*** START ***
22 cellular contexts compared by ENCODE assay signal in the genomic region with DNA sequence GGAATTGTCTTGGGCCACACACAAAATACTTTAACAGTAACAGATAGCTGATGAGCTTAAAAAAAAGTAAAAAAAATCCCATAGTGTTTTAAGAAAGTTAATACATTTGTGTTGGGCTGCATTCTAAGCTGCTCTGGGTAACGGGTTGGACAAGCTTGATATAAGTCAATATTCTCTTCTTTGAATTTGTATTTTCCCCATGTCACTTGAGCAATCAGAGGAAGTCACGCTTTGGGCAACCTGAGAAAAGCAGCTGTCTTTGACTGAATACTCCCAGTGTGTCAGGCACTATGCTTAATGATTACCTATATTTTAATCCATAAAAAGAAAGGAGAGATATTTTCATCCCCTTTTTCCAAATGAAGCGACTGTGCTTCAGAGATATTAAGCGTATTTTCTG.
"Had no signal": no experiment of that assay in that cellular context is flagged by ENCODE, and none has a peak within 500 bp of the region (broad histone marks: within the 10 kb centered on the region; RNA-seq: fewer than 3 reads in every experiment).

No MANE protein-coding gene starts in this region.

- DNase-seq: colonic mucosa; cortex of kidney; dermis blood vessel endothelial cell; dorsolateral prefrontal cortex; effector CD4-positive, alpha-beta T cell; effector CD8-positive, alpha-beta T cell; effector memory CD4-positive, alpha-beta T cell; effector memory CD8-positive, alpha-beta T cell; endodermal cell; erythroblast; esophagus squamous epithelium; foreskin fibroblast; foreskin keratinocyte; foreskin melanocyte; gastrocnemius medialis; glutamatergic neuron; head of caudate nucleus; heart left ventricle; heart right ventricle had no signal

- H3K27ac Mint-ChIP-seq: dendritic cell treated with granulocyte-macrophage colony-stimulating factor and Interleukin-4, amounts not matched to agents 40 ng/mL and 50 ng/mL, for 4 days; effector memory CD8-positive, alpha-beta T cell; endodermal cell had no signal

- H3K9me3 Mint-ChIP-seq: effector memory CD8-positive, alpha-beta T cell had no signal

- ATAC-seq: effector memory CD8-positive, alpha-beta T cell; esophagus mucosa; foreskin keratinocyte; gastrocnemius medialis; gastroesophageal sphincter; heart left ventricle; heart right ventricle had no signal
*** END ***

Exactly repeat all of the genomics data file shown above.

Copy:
22 cellular contexts compared by ENCODE assay signal in the genomic region with DNA sequence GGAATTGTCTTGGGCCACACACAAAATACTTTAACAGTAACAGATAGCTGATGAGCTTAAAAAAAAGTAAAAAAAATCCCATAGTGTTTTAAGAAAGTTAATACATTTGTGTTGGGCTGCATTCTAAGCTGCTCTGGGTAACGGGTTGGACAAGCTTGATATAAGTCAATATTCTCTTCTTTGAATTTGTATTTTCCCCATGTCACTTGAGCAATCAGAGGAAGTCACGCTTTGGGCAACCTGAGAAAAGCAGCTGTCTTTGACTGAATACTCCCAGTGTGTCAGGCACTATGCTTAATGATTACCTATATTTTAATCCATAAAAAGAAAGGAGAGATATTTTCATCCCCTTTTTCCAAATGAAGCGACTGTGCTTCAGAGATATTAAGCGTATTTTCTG.
"Had no signal": no experiment of that assay in that cellular context is flagged by ENCODE, and none has a peak within 500 bp of the region (broad histone marks: within the 10 kb centered on the region; RNA-seq: fewer than 3 reads in every experiment).

No MANE protein-coding gene starts in this region.

- DNase-seq: colonic mucosa; cortex of kidney; dermis blood vessel endothelial cell; dorsolateral prefrontal cortex; effector CD4-positive, alpha-beta T cell; effector CD8-positive, alpha-beta T cell; effector memory CD4-positive, alpha-beta T cell; effector memory CD8-positive, alpha-beta T cell; endodermal cell; erythroblast; esophagus squamous epithelium; foreskin fibroblast; foreskin keratinocyte; foreskin melanocyte; gastrocnemius medialis; glutamatergic neuron; head of caudate nucleus; heart left ventricle; heart right ventricle had no signal

- H3K27ac Mint-ChIP-seq: dendritic cell treated with granulocyte-macrophage colony-stimulating factor and Interleukin-4, amounts not matched to agents 40 ng/mL and 50 ng/mL, for 4 days; effector memory CD8-positive, alpha-beta T cell; endodermal cell had no signal

- H3K9me3 Mint-ChIP-seq: effector memory CD8-positive, alpha-beta T cell had no signal

- ATAC-seq: effector memory CD8-positive, alpha-beta T cell; esophagus mucosa; foreskin keratinocyte; gastrocnemius medialis; gastroesophageal sphincter; heart left ventricle; heart right ventricle had no signal